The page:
Real Estate Investment Companies: Don’t Be Fooled By Their Bloated Return Claims

We’ve all seen the late night TV infomercials with the guy on a yacht surrounded by bikini models, saying how he made millions investing in real estate, and …

We’ve all seen the late night TV infomercials with the guy on a yacht surrounded by bikini models, saying how he made millions investing in real estate, and so can you—if you buy his thousand dollar insider real estate investing kit. Or, maybe you’ve seen ads from the real estate investment companies telling you how you can make 40% returns or more buying their turn-key investment properties. What’s not to like about that?  If all you had to do was buy some real estate investing kit, or some property, and then sit back and relax on your new yacht, wouldn’t that be great?  The truth is, those companies and promoters aren’t providing you with the full story. Those 40% returns you were promised…  Well, they really are more like 8-10% once you run the numbers—if you are lucky.  Before you run out and start spending all those millions of dollars you were promised, let’s take a closer look at what goes into those return claims, and discuss how you can verify the numbers on your own.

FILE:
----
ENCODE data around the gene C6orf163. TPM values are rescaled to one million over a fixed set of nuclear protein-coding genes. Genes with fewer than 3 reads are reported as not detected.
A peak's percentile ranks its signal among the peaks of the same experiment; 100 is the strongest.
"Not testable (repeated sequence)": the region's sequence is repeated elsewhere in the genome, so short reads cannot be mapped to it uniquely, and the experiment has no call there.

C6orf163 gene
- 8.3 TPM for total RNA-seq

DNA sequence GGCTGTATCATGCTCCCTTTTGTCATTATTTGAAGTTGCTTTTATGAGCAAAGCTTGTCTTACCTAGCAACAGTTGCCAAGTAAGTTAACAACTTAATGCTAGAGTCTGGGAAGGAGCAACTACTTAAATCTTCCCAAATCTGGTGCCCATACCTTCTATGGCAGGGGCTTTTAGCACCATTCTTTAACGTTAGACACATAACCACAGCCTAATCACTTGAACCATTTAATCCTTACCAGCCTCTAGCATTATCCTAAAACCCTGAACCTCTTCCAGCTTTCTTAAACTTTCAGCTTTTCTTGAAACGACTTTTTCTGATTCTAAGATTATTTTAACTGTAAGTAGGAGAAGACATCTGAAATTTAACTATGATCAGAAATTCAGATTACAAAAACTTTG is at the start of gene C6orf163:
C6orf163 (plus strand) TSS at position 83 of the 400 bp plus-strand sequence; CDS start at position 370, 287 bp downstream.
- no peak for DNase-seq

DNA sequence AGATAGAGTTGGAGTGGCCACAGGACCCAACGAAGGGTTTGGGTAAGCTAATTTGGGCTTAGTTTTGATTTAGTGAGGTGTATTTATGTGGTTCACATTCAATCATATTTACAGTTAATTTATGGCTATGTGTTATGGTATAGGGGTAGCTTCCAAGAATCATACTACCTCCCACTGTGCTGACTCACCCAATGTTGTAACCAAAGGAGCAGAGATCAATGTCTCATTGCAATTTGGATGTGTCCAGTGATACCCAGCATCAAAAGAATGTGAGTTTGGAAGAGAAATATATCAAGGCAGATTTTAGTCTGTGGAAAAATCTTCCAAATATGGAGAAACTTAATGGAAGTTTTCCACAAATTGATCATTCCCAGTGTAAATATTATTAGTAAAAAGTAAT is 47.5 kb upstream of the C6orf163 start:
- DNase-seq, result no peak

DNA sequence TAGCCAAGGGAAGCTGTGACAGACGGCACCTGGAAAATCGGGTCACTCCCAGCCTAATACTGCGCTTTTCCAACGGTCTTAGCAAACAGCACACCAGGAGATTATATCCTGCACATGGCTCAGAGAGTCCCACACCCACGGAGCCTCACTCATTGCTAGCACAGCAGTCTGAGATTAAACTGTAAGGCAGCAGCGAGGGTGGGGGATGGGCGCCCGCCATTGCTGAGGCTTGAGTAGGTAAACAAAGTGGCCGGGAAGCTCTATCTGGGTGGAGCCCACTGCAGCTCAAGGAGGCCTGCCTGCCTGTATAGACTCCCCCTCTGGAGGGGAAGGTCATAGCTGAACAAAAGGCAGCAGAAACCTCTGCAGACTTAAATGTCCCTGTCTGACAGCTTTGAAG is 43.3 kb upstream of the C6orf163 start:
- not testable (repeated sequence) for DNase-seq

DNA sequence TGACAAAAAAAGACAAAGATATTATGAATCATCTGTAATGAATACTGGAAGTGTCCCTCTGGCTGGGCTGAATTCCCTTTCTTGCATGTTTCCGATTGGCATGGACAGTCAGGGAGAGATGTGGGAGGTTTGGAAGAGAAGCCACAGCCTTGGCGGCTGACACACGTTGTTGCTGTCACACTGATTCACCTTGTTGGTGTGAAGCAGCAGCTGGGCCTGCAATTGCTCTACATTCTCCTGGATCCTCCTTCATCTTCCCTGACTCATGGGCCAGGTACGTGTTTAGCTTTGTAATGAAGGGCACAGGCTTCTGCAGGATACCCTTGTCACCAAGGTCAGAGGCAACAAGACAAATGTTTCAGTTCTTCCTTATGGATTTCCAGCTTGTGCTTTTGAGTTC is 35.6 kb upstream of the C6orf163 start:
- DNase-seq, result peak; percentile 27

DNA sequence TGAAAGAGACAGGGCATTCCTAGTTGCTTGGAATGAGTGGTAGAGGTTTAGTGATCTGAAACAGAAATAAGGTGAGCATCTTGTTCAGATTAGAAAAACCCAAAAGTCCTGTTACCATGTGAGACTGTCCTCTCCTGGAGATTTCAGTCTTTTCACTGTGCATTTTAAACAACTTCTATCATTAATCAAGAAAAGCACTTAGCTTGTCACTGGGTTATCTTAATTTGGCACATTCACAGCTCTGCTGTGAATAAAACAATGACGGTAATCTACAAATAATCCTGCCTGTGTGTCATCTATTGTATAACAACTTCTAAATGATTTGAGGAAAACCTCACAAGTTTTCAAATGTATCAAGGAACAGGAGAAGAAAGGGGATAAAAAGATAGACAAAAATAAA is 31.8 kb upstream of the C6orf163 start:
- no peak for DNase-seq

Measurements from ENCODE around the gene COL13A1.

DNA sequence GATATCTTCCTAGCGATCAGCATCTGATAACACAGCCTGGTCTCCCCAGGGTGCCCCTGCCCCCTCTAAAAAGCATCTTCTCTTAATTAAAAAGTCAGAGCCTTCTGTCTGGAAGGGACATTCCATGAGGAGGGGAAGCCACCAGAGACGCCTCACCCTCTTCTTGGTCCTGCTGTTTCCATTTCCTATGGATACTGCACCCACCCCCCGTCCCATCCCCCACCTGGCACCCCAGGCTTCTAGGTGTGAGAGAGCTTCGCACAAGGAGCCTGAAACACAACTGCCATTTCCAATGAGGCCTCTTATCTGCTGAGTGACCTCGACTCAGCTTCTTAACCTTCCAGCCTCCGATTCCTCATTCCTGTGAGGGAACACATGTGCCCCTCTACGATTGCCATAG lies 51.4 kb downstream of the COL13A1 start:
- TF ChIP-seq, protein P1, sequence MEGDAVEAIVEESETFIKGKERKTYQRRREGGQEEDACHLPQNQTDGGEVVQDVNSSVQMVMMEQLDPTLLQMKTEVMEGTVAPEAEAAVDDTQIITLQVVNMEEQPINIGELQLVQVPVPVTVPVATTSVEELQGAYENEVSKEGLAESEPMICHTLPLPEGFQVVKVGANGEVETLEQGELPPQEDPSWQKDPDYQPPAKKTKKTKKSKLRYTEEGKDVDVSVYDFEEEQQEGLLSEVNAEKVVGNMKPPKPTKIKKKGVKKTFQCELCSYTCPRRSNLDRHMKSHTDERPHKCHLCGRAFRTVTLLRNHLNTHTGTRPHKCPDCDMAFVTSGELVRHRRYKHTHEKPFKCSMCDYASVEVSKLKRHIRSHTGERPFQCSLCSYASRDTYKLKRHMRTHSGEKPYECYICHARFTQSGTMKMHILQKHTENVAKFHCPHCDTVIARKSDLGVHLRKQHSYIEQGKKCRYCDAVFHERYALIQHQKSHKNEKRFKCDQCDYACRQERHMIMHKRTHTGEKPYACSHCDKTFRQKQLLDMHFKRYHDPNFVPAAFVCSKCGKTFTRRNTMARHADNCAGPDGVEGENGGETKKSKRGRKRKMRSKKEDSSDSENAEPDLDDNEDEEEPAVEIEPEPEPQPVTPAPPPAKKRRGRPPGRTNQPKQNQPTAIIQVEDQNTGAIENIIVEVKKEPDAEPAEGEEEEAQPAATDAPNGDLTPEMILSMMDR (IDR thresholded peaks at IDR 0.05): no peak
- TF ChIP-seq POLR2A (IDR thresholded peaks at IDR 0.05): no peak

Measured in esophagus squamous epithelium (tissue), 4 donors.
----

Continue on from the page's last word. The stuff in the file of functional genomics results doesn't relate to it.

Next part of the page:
Looking at Income

When you evaluate projected returns there are of course income projections and expense projections. Let’s first look at the income side of the equation. With most real estate investments there will be two sources of income, rent and projected future appreciation. What you need to watch out for here are bloated projections.  Are these real estate investment companies padding the projected rents?  What type of appreciation numbers are they building in? Make sure to find the answers to those questions.

Rents are easy enough to verify.  To get an idea about how much a property would realistically rent for, you can check out online resources like Craigslist or Zillow, or better yet talk to a respected property manager in the area and ask them.